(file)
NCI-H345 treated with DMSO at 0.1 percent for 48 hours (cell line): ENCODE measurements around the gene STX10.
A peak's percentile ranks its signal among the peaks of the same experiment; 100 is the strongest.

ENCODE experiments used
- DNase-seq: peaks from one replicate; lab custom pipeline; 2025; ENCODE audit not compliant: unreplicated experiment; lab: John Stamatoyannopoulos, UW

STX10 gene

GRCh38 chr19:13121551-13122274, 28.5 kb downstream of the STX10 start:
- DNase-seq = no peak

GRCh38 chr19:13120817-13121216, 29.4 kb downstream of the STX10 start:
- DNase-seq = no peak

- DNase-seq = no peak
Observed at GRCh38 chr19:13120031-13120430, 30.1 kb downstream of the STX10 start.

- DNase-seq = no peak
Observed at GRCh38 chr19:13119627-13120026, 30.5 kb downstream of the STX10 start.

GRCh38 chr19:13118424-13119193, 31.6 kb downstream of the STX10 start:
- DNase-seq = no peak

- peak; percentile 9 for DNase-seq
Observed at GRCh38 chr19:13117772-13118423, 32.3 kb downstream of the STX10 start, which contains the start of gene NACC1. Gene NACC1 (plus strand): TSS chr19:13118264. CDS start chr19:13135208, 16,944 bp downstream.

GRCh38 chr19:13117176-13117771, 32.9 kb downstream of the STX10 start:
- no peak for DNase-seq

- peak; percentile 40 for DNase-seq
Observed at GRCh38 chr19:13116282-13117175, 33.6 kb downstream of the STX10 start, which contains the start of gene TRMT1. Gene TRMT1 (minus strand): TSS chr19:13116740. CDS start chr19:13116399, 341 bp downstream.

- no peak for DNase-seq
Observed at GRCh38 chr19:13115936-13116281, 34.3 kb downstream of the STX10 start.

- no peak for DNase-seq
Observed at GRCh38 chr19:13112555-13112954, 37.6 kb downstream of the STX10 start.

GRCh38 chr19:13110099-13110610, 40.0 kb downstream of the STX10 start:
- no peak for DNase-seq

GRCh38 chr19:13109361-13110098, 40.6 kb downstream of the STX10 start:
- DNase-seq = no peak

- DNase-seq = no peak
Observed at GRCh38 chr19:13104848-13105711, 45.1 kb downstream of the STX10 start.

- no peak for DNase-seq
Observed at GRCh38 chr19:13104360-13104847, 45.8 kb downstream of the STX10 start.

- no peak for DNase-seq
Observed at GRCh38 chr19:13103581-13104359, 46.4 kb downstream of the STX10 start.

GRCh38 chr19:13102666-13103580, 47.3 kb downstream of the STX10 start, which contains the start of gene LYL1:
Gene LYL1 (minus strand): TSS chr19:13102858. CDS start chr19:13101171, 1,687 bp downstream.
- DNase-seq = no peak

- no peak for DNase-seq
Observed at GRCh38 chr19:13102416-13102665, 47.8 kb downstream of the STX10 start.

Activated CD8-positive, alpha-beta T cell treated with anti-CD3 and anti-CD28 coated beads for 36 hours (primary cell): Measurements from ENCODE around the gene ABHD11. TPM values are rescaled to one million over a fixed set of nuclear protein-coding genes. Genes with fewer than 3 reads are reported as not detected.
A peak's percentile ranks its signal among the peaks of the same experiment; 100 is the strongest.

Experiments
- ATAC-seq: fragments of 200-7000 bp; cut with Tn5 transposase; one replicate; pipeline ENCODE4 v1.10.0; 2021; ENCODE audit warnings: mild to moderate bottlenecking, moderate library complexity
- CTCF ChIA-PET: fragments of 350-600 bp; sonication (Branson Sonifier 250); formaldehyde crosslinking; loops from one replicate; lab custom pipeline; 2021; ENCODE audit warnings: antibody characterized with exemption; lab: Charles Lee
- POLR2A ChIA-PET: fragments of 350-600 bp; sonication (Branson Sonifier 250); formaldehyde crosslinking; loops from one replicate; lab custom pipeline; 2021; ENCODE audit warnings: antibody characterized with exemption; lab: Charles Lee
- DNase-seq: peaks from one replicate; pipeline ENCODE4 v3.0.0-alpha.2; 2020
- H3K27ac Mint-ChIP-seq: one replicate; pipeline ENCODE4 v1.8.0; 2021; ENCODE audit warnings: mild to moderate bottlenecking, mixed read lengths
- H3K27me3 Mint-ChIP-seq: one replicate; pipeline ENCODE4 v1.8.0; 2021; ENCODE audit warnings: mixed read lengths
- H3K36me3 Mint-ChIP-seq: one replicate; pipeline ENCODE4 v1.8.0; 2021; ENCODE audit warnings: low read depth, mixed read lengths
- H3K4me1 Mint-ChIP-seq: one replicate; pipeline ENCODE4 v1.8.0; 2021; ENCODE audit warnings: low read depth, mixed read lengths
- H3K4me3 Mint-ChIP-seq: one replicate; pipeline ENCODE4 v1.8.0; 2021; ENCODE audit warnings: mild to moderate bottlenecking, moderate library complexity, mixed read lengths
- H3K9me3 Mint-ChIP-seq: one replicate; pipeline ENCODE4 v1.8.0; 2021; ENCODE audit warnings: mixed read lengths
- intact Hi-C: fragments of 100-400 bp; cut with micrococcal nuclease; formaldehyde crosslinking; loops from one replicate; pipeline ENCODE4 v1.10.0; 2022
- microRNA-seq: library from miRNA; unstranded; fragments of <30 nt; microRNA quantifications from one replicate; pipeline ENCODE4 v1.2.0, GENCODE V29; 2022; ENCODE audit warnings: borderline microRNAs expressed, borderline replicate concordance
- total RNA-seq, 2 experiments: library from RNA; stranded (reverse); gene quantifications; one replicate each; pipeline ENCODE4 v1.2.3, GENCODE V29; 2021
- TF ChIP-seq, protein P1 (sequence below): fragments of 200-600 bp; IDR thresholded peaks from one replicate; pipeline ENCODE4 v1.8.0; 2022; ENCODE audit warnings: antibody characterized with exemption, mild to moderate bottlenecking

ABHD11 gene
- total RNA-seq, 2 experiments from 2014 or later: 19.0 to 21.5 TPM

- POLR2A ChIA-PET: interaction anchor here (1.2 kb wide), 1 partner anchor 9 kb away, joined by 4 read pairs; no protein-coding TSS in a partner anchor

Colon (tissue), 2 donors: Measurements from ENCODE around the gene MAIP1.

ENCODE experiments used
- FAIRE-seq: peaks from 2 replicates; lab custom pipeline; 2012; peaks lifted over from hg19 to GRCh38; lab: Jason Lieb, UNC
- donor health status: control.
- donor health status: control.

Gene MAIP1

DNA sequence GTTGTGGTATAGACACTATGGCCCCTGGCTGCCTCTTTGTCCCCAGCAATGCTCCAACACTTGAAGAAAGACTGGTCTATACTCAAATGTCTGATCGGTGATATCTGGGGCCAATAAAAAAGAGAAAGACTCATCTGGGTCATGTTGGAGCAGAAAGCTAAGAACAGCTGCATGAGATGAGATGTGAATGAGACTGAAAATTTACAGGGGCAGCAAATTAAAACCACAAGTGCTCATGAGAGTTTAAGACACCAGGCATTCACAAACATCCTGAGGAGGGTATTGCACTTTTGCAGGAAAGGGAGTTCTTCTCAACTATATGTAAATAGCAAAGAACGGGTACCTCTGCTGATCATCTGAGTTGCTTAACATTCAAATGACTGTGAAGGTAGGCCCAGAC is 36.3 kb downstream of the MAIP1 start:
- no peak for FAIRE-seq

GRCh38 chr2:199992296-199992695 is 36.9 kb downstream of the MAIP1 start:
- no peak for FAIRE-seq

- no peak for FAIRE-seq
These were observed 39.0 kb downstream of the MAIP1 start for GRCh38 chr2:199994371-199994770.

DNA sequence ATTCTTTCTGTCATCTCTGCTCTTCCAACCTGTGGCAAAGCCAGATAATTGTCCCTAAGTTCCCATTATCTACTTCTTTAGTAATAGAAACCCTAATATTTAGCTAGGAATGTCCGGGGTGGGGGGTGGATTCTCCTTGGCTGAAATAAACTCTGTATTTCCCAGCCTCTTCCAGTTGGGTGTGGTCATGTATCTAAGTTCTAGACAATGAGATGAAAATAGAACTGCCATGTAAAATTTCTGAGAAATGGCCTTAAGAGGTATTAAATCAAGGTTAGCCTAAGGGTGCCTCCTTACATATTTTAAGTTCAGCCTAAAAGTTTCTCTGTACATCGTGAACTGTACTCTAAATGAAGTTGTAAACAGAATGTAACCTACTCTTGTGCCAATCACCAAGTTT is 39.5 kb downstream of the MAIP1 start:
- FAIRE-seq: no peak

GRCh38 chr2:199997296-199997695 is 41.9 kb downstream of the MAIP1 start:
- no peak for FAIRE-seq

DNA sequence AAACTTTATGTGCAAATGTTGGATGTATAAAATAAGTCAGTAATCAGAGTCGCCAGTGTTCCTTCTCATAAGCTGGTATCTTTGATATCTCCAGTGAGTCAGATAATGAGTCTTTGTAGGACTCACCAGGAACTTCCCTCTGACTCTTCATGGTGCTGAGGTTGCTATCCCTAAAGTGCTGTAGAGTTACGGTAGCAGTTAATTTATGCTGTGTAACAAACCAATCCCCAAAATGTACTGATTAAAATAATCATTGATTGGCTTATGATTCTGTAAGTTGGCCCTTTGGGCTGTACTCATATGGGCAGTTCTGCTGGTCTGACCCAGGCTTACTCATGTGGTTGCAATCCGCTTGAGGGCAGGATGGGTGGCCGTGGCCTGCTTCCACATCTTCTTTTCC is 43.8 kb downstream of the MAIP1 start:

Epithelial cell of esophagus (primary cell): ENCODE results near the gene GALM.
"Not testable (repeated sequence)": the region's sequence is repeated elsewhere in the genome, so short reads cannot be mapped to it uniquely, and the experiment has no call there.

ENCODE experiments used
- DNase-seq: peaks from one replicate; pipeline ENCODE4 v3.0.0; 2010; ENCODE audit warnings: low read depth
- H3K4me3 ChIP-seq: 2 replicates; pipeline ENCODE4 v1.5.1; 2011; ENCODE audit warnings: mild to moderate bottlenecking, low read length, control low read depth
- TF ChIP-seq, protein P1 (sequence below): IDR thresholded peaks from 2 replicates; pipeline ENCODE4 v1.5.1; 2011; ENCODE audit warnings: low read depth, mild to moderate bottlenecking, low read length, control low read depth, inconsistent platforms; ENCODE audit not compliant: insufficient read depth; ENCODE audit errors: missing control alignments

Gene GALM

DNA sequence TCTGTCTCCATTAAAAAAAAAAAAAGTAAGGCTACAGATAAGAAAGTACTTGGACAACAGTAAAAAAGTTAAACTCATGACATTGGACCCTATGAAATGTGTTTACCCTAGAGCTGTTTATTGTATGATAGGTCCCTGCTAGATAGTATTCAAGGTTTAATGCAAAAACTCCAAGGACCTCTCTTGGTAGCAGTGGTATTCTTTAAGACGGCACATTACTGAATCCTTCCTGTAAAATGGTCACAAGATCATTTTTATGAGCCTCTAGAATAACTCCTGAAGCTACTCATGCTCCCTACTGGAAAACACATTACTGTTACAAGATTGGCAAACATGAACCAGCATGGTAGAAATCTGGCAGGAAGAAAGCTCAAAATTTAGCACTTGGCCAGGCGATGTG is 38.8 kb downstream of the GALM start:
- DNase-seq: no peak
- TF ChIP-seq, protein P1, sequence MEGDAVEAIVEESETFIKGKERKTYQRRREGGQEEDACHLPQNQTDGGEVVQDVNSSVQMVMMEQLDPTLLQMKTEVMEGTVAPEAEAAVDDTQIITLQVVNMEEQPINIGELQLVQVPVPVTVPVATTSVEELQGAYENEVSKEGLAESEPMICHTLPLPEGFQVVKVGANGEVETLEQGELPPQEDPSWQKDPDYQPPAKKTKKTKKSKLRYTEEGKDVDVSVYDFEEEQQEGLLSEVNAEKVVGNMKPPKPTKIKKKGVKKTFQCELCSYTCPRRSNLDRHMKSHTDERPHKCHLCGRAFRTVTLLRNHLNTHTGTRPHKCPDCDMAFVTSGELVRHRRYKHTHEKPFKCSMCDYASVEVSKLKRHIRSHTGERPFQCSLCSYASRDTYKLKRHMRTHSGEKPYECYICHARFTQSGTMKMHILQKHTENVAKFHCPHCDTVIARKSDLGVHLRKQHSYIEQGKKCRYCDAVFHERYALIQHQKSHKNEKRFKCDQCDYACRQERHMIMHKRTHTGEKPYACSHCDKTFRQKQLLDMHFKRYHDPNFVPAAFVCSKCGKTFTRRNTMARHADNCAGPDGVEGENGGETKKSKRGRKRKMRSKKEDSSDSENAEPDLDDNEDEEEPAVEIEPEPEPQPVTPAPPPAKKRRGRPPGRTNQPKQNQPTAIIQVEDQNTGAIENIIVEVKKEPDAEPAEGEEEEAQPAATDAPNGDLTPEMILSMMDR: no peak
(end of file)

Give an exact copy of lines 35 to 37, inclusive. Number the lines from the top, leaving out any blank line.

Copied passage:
Observed at GRCh38 chr19:13103581-13104359, 46.4 kb downstream of the STX10 start.

GRCh38 chr19:13102666-13103580, 47.3 kb downstream of the STX10 start, which contains the start of gene LYL1:
Gene LYL1 (minus strand): TSS chr19:13102858. CDS start chr19:13101171, 1,687 bp downstream.